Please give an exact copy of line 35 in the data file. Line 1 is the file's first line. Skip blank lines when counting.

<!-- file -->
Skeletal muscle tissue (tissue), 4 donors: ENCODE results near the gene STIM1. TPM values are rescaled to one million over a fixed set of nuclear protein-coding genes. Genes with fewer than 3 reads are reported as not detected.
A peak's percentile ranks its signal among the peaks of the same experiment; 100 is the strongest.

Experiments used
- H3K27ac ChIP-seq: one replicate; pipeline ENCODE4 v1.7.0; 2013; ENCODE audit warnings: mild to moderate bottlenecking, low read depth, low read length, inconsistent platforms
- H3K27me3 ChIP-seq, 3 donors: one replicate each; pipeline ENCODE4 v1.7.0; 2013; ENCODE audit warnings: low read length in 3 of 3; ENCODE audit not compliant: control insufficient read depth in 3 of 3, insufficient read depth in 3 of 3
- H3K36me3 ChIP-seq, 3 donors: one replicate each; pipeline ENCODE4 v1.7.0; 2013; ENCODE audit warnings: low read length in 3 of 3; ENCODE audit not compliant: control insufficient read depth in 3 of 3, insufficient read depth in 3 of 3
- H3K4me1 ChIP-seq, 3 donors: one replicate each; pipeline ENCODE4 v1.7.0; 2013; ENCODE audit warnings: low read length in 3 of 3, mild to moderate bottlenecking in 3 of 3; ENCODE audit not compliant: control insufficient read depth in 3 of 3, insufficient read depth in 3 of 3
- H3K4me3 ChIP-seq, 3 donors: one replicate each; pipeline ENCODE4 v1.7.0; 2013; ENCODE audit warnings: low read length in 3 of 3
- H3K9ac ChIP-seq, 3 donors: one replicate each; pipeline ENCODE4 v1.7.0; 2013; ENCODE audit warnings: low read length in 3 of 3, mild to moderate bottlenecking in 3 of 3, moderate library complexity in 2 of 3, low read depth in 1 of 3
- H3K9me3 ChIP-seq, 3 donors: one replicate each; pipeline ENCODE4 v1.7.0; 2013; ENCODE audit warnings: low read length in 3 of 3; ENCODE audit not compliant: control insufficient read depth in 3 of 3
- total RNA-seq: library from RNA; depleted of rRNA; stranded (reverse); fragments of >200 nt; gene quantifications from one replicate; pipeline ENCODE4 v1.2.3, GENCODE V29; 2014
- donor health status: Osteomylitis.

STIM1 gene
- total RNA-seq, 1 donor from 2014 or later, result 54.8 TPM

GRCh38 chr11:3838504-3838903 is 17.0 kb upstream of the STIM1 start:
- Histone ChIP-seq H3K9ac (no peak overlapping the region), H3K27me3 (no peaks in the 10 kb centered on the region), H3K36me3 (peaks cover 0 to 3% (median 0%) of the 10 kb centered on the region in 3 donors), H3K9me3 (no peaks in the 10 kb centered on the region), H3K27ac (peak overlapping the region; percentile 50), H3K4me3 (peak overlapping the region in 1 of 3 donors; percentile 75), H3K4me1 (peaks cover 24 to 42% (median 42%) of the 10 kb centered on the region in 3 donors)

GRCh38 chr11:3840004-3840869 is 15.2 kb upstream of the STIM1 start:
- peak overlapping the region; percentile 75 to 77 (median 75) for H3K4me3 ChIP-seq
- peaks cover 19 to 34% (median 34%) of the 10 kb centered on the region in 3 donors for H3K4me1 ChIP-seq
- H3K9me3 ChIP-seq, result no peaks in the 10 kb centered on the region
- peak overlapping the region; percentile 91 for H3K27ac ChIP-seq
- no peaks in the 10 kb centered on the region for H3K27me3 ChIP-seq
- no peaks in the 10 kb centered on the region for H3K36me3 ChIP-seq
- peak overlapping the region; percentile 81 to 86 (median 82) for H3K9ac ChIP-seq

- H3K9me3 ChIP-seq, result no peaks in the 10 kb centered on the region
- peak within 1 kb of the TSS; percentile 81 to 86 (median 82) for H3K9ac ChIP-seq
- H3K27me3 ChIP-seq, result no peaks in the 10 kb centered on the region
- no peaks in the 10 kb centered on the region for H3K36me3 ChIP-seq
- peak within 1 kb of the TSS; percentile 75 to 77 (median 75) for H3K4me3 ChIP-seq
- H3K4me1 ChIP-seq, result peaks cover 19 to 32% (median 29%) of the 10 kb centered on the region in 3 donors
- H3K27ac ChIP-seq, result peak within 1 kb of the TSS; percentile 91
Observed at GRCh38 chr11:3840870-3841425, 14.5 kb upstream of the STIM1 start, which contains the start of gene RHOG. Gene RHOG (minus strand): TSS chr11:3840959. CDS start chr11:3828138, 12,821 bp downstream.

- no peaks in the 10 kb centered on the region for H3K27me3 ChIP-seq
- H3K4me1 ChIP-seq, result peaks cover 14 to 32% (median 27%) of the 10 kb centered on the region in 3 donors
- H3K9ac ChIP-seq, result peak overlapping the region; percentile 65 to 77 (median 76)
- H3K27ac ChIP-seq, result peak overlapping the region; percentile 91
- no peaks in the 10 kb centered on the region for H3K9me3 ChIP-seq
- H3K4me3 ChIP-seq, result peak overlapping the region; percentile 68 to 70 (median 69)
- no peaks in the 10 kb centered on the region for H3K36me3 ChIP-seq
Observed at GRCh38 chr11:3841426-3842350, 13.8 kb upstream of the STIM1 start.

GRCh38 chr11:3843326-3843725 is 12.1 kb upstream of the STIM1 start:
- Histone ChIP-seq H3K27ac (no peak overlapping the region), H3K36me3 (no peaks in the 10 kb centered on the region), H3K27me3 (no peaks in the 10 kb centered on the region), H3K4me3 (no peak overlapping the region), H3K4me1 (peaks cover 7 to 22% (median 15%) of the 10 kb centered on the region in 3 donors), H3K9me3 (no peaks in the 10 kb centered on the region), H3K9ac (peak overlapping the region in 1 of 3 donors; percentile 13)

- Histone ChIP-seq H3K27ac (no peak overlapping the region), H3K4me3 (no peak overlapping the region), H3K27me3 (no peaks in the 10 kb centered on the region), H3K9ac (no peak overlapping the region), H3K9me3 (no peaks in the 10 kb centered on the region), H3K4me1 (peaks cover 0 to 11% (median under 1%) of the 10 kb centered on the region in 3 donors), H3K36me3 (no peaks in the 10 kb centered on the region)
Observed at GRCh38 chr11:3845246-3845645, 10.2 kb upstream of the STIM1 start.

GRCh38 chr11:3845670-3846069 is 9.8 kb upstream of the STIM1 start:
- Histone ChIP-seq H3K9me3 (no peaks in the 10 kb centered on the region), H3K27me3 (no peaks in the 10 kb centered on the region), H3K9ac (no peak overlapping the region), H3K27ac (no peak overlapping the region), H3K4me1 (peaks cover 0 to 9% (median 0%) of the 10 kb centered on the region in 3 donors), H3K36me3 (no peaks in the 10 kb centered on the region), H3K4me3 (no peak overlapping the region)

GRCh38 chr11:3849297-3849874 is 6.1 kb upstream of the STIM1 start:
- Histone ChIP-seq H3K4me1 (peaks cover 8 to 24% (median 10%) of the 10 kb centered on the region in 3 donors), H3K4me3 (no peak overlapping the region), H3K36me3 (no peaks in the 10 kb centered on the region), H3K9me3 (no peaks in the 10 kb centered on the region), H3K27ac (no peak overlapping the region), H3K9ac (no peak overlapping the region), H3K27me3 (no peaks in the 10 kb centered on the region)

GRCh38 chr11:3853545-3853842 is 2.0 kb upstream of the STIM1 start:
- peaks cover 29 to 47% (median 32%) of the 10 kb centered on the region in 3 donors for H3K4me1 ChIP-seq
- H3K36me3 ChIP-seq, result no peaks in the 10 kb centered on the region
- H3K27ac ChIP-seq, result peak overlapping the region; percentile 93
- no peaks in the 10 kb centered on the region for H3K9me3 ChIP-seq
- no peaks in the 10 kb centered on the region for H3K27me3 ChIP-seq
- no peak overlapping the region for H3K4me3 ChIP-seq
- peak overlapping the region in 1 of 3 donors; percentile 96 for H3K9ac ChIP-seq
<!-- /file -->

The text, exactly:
- H3K9ac ChIP-seq, result peak overlapping the region; percentile 65 to 77 (median 76)